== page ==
JULY ABS RETAIL FIGURES “AN UNEXPECTEDLY SOBERING ECONOMIC SNAPSHOT”
The Executive Director of the Australian Retailers Association, Russell Zimmerman, said July retail trade figures from the Australian Bureau of Statistics showing annual growth of 2.36% were “an unexpectedly sobering economic snapshot” that underlined the ARA’s narrative about retail businesses facing tough trading conditions.
Noting month-on-month figures showing a fall in July of -0.13% after a 0.4% rise in June, Mr Zimmerman said these constituted a surprising, disappointing result that showed stimulatory economic measures were justified.
“With the ‘election effect’ well and truly over, and the Morrison government’s $1,080 tax rebates beginning to flow to consumers via tax refunds in July – coupled with two months of modest recovery in retail spending ahead of these numbers – we’re disappointed and surprised by these figures,” Mr Zimmerman said.
“They offer an unexpectedly sobering economic snapshot, and there’s no point trying to sugar coat it,” he added.
Mr Zimmerman reiterated, as he has said for several months, that retail trade was “patchy” and that sections of the retail industry were “doing it tough,” and that today’s figures proved it. Even so, he rejected suggestions of a so-called “retail recession” that some commentators had made in recent months.
“Two quarters of negative growth equals one recession, and one month of anaemic retail trade doesn’t meet that definition by any stretch,” Mr Zimmerman said.
“Even so, today’s numbers are a wake-up call: with tax cuts, interest rate cuts and minimum wage rises that took effect on 1 July, we know there’s more money in the economy than there was in June,” Mr Zimmerman said.
Mr Zimmerman said that if people were worried about the prospect of a recession, the best thing they could do was to get out and spend this money on products and services in retail businesses.
“I “get” that people might be concerned, but sensationalist or alarmist commentary doesn’t help,” he said.
“The best way to stave off a recession is to ensure economic activity continues to grow: and in the case of our industry, that means getting consumers to have to confidence to go out for dinner, to buy that new furniture piece for the house, or to buy the new suit or dress they’ve been window shopping for a while,” he added.
Mr Zimmerman said that with month-on-month retail trade falling 0.13% in July, something was wrong given the extra money pumping into the economy since 1 July.
“On the one hand, the government’s $1,080 tax rebates would only have started hitting bank accounts toward the middle of the month, and that – combined with the end of the financial year – may have impacted today’s numbers,” Mr Zimmerman said.
But on the other, just about everyone will have their tax refunds by the time we see the results for August, so I am still inclined to think the impact of all that extra money might yet remain to be seen,” he added.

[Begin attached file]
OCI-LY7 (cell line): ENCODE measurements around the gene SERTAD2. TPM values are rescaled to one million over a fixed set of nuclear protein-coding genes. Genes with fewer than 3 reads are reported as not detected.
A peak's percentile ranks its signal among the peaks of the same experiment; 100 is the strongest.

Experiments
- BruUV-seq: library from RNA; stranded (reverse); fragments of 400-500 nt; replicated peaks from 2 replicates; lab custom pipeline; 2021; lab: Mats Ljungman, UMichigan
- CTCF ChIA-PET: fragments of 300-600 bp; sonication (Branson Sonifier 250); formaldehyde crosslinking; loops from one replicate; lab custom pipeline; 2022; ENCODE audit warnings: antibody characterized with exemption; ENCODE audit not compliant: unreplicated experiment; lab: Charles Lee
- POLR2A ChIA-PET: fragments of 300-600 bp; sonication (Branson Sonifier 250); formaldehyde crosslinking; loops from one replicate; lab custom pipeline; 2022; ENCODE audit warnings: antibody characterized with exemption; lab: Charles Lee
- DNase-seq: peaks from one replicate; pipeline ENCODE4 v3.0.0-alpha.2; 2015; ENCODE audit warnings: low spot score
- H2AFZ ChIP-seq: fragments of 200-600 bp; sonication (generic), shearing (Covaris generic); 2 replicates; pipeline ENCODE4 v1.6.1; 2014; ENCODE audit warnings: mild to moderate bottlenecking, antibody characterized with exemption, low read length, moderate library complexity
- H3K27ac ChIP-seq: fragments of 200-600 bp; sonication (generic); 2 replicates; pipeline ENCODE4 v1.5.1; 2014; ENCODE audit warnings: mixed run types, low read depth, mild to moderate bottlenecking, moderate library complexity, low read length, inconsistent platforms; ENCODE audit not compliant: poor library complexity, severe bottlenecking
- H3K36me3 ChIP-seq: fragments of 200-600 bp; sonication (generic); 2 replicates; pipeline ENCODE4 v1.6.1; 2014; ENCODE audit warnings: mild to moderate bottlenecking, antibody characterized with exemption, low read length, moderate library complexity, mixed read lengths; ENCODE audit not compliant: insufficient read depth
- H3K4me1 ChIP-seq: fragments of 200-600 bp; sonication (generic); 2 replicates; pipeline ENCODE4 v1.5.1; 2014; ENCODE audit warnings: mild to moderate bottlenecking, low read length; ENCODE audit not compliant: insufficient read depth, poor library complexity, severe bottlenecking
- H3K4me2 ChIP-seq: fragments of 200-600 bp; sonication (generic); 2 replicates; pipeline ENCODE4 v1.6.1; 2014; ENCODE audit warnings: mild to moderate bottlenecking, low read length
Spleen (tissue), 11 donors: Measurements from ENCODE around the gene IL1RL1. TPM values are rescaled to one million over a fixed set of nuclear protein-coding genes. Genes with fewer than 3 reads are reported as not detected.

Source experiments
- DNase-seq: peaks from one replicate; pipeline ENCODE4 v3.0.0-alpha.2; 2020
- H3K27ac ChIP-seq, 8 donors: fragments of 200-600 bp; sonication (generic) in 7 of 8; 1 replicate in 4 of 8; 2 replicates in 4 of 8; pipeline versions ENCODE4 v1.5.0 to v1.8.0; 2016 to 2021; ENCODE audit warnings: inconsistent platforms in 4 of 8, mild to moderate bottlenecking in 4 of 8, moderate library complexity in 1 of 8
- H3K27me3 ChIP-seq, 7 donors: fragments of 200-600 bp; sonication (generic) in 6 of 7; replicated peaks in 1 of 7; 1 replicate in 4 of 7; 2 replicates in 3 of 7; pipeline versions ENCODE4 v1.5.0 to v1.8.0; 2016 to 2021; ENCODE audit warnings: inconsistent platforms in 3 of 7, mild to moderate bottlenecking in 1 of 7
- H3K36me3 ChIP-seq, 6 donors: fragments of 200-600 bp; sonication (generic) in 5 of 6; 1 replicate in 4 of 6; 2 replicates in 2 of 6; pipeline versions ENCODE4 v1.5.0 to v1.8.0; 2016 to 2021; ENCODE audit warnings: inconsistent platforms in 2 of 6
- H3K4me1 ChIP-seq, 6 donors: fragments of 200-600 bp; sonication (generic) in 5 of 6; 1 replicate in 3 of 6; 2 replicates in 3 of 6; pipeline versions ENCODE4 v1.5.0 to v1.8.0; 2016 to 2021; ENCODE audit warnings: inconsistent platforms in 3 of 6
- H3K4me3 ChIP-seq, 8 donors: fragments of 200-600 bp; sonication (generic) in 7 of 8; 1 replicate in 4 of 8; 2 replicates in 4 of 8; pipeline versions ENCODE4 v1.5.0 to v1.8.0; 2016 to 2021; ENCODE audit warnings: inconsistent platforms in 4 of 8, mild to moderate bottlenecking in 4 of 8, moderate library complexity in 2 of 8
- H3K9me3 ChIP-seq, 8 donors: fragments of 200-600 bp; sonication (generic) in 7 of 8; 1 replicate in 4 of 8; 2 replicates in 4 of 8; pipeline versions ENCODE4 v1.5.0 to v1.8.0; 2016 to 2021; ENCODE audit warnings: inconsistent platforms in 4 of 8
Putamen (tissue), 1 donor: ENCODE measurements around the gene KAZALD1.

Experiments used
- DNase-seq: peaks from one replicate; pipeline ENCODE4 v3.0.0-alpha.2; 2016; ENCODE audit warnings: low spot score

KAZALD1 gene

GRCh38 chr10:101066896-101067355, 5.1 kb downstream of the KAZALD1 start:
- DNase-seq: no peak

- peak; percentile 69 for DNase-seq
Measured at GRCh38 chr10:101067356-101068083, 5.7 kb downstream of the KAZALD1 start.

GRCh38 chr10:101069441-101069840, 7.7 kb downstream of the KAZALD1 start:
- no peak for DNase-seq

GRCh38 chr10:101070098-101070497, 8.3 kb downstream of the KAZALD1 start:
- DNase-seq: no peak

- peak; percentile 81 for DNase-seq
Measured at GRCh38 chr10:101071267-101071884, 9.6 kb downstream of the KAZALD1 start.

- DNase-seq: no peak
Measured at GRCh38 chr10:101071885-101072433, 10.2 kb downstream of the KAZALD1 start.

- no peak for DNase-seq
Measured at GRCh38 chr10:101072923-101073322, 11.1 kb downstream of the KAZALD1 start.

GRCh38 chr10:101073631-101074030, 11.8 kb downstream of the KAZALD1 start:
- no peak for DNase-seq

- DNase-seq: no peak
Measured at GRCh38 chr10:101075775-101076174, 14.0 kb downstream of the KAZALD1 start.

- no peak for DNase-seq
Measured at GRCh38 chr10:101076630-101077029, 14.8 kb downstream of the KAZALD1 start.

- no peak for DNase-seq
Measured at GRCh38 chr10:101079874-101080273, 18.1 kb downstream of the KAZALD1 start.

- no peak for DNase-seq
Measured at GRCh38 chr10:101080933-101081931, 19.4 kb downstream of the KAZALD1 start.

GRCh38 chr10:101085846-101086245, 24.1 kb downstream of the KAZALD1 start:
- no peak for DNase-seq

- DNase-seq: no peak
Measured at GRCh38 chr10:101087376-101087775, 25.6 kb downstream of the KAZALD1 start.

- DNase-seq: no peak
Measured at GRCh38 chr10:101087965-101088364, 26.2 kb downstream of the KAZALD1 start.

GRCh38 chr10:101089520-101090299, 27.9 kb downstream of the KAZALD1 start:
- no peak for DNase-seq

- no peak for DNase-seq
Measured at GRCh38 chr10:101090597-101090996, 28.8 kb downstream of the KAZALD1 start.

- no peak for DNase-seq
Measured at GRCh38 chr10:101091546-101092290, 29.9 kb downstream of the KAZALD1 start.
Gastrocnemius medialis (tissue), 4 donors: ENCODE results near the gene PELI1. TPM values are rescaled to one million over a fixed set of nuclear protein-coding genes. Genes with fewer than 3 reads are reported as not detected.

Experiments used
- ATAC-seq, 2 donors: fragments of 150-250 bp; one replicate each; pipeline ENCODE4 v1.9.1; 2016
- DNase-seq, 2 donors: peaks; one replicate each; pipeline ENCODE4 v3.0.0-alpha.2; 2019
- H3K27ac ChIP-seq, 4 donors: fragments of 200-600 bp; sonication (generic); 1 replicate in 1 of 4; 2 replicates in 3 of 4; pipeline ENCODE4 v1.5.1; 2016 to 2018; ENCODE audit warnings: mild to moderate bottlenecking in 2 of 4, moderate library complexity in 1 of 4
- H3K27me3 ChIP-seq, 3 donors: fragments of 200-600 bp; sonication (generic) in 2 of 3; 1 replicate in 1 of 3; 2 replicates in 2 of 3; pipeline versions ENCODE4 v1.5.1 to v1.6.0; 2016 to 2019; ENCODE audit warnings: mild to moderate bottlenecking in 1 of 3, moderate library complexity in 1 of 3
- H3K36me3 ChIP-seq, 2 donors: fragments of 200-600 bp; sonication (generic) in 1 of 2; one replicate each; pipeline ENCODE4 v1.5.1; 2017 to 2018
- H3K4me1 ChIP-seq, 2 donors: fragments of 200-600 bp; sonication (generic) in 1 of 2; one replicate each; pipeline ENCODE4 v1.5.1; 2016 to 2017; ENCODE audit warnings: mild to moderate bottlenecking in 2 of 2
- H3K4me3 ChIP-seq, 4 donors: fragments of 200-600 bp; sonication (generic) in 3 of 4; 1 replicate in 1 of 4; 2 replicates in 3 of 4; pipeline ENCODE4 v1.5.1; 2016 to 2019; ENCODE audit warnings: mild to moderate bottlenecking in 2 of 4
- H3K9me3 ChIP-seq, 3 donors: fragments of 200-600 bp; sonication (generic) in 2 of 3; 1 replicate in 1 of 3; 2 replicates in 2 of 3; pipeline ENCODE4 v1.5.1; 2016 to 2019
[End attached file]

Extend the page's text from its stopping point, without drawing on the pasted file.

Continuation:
Mr Zimmerman said year-on-year growth in July of 2.36% — coupled with improvements in WA and Tasmania, and ongoing strong rises in Queensland and Victoria – showed it was possible retail trade would rebound quickly.
“Even so, this is a surprising and disappointing result. I urge consumers to support local businesses, and spend those tax cuts, but also urge policymakers inside and adjacent to government to look at all stimulatory measures to help ensure retail, which is the largest private-sector, employer, bounces back and continues to function as the bedrock pillar of the Australian economy it always has been,” Mr Zimmerman concluded.
Monthly Retail Growth (June 2019 – July 2019, seasonally adjusted)
Food retailing (0.31%), Household goods retailing (0.24%), Department stores (-0.35%), Other retailing (-0.49%), Cafés, restaurants and takeaway food services (-0.73%), and Clothing, footwear and personal accessory retailing (-1.36%).
Western Australia (0.91%), Northern Territory (0.23%), Tasmania (-0.04%), Victoria (-0.14%), New South Wales (-0.18%), Queensland (-0.38%), South Australia (-0.71%), and Australian Capital Territory (-0.72%).
Overall month-on-month sales growth: -0.13%.
Year-on-Year Retail Growth (August 2018 – July 2019, seasonally adjusted)
Food retailing (3.21%), Clothing, footwear and personal accessory retailing (3.19%), Other retailing (2.46%), Cafés, restaurants and takeaway food services (2.16%), Department stores (0.62%) and Household goods retailing (0.59%).
Queensland (4.24%), Victoria (3.34%), Western Australia (3.03%), Australian Capital Territory (2.32%), Tasmania (2.20%), South Australia (1.74%), New South Wales (0.46%), and Northern Territory (-1.52%).
Overall year-on-year sales growth: 2.36%.
ENDS: to interview Mr Zimmerman, or for more details: Tim Janczuk (m) 0431 045 373 (e) firstname.lastname@example.org
About us: founded in 1903, the Australian Retailers Association is Australia’s largest retail association, representing a $320bn dollar sector employing more than 1.3m people. As Australia’s premier retail body, the ARA works to ensure retail success by informing, protecting, advocating, educating and saving money for its 9,500 independent and national retail members. To learn more, visit www.retail.org.au or call 1300 368 041.